This is because this reservation will apply only employees in the organised sector…which is about 2 percent of the entire workforce (firms with ten or more employees)! In any case, a lot of companies already employ huge numbers of other castes, particularly industries which have come up in tribal belts. E.g. Tata Steel.
India is being divided along caste lines
The Economist mentions the phrase ‘reservation inflation’ and that this is happening due to political reasons. Not only has politics become divided along caste lines, the politicians are dividing the people along caste lines. More reservations could be on the anvil.
This is ironical as in urban India caste divisions are reducing. Not only are inter-caste marriages rising in number, lower caste people from urban areas admit that they do not face discrimination because of their caste. In fact, according to Jeevansathi.com, a matrimonial site, 58% of its online matches involved inter-caste couples…
In my view, if this ridiculous divide and rule policy of the government doesn’t stop, one day we will have civil war on our hands.
The discrimination against lower castes is often rooted in class differences
There is an acknowledgment that class-based prejudice is prevalent all over the world . The truth is that well-to-do lower caste people face far less discrimination, if any at all as compared to their poorer brethren.
Companies do not discriminate against candidates because of their castes
Another very important point! The Economist points out that companies do not hire people based on their caste…which we all know ofcourse. And if in some family-run businesses, people of the same caste are hired, it is not because of hierarchical feelings, but because of the increased level of trust and bonding that the community might feel towards members of their own caste. This trust helps with accountability and dealing in money matters.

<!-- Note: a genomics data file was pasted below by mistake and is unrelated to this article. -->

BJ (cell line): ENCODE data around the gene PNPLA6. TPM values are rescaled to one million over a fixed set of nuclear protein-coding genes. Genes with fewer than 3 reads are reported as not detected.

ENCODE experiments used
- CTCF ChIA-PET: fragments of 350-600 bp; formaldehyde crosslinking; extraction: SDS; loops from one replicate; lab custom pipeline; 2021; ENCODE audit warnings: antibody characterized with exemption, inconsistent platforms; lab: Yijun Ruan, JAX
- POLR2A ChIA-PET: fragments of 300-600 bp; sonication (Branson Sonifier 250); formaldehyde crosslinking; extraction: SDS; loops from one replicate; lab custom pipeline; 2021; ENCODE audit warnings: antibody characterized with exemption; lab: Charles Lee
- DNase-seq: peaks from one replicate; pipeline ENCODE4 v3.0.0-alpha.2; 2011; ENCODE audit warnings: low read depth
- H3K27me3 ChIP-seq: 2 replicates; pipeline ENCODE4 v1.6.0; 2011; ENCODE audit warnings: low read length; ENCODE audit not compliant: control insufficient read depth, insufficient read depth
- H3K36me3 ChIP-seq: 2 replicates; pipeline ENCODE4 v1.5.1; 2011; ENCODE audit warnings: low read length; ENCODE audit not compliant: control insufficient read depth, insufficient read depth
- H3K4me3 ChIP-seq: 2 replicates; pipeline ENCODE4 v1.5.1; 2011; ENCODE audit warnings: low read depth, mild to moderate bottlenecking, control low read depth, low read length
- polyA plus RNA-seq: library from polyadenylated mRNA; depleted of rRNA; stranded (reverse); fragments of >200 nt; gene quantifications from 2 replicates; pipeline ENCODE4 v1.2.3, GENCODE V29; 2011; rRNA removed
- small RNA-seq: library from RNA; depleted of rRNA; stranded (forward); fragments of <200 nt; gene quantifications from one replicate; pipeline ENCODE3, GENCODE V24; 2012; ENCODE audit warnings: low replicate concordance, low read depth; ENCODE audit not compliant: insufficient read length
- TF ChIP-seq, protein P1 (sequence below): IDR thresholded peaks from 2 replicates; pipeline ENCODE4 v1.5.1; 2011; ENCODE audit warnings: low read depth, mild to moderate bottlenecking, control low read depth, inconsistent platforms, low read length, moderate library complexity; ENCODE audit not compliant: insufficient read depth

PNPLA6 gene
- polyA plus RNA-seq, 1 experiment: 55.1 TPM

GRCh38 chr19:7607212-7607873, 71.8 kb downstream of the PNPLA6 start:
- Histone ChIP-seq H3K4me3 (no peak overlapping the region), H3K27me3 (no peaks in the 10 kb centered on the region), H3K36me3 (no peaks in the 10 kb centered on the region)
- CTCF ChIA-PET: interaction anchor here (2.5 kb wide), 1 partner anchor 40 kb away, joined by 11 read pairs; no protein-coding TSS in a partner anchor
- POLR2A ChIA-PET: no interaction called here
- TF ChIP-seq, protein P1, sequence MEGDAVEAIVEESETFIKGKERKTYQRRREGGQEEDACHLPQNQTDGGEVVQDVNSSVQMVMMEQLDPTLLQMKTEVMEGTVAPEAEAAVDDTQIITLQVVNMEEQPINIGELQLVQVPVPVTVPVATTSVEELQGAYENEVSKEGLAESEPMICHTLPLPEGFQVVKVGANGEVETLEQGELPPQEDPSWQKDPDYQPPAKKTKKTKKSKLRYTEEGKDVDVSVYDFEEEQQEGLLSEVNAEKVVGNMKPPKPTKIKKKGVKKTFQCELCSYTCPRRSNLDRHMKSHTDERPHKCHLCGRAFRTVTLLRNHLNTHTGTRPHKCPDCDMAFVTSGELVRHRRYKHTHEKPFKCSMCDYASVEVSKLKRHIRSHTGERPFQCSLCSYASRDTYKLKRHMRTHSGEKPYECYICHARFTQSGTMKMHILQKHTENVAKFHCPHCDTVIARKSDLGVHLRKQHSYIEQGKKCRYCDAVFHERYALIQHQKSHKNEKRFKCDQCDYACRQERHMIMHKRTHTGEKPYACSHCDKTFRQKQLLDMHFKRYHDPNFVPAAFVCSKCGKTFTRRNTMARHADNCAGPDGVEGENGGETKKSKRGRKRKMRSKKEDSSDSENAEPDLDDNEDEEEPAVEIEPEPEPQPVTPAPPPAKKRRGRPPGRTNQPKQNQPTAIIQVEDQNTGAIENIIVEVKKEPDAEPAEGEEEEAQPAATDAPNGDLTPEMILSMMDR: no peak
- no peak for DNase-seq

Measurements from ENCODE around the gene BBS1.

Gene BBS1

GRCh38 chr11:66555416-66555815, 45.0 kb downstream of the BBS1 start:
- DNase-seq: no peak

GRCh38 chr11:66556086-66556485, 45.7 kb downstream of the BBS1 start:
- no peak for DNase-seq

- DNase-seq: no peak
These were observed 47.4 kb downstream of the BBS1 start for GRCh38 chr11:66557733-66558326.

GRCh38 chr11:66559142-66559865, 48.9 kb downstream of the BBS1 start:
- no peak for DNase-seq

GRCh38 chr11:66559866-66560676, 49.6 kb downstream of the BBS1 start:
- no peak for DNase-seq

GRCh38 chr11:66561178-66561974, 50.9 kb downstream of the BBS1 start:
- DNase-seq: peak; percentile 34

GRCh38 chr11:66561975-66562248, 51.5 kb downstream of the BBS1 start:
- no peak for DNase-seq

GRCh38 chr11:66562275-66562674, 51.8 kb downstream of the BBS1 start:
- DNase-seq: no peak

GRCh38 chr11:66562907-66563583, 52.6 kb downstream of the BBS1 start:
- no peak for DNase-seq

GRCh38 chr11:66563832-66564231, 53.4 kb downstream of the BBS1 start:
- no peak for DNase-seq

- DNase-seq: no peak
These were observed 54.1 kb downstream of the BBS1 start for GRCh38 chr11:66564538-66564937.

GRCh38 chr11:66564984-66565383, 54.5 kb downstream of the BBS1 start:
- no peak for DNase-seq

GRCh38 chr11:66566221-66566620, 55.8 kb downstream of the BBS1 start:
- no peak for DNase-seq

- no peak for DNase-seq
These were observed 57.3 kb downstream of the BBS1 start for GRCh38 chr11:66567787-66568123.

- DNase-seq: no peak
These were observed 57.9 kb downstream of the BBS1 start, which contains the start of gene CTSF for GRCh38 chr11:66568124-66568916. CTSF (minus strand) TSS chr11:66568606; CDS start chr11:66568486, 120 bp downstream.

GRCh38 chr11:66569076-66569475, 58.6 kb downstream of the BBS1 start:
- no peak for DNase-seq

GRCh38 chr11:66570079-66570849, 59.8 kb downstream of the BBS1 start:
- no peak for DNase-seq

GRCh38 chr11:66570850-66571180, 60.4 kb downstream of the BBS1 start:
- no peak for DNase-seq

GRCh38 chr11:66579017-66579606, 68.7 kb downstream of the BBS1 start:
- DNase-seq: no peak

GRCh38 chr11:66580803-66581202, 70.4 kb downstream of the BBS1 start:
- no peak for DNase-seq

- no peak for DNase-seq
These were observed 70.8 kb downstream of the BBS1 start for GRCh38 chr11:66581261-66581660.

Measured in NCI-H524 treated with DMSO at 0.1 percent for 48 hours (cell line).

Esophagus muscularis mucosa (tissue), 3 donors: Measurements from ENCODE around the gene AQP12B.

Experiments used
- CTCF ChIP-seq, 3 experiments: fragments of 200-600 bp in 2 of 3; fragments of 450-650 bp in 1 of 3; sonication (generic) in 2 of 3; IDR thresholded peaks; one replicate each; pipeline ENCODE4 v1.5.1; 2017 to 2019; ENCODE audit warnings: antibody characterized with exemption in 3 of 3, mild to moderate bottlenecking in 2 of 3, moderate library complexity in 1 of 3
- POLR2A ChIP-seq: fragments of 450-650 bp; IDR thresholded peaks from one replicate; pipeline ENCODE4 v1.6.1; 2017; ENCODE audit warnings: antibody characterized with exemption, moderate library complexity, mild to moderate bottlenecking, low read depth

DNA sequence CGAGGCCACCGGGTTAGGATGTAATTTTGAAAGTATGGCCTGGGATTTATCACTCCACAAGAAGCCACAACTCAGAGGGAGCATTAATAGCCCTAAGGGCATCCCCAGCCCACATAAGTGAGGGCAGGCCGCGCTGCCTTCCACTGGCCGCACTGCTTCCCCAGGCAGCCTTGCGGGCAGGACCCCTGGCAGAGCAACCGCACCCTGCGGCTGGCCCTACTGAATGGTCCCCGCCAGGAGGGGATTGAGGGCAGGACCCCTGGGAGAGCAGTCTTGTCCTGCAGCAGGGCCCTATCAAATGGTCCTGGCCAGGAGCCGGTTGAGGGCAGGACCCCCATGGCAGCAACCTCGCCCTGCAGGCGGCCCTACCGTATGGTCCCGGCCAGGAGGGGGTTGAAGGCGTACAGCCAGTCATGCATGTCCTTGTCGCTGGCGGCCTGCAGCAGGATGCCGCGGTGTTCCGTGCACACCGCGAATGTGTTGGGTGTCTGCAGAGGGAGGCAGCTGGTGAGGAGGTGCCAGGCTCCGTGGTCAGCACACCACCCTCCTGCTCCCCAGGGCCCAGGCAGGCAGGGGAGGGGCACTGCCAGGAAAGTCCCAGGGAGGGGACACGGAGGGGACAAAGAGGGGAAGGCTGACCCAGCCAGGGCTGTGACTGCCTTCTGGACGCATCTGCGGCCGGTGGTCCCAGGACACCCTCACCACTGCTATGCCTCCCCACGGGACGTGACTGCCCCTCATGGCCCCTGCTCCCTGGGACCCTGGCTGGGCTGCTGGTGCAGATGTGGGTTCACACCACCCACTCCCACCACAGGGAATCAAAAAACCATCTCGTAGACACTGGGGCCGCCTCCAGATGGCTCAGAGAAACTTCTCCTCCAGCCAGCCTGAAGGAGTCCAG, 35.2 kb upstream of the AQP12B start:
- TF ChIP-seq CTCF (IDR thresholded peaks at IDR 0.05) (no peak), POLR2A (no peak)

Update: A small study (4,808 applications for 548 jobs advertised in English newspapers over 66 weeks starting October 2005 were analysed) which was undertaken by the University Grants Commission in conjunction with Princeton University and it has revealed that two groups of people in India – Dalits and Muslims – face discrimination when it comes to getting jobs.
Reservations have worked in Tamil Nadu though
The reasons given for the success of the high level of reservations in this state are that the state is well-run, has high literacy rates, and businessmen from the reserved classes have come up (which has nothing to do with the reservation policy) as there has never been a stranglehold on business by certain communities, like in north India.
Injustice is something not to be tolerated…but to try and resolve a grave injustice by obscuring real problems is another very grave injustice that is being heaped upon the Indian people. An injustice which is going to cost the country dearly one day, in terms of discontent and hatred between different communities and castes.
(Picture is by me)
Update March 08: Infosys has trained 100 graduate and postgraduate science students free of cost as a pilot project in 2007, and now it is planning to train other poor students, mainly from the Scheduled Castes (SC) and Other Backward Classes (OBC).
Related Reading: Supreme Court stays OBC quotas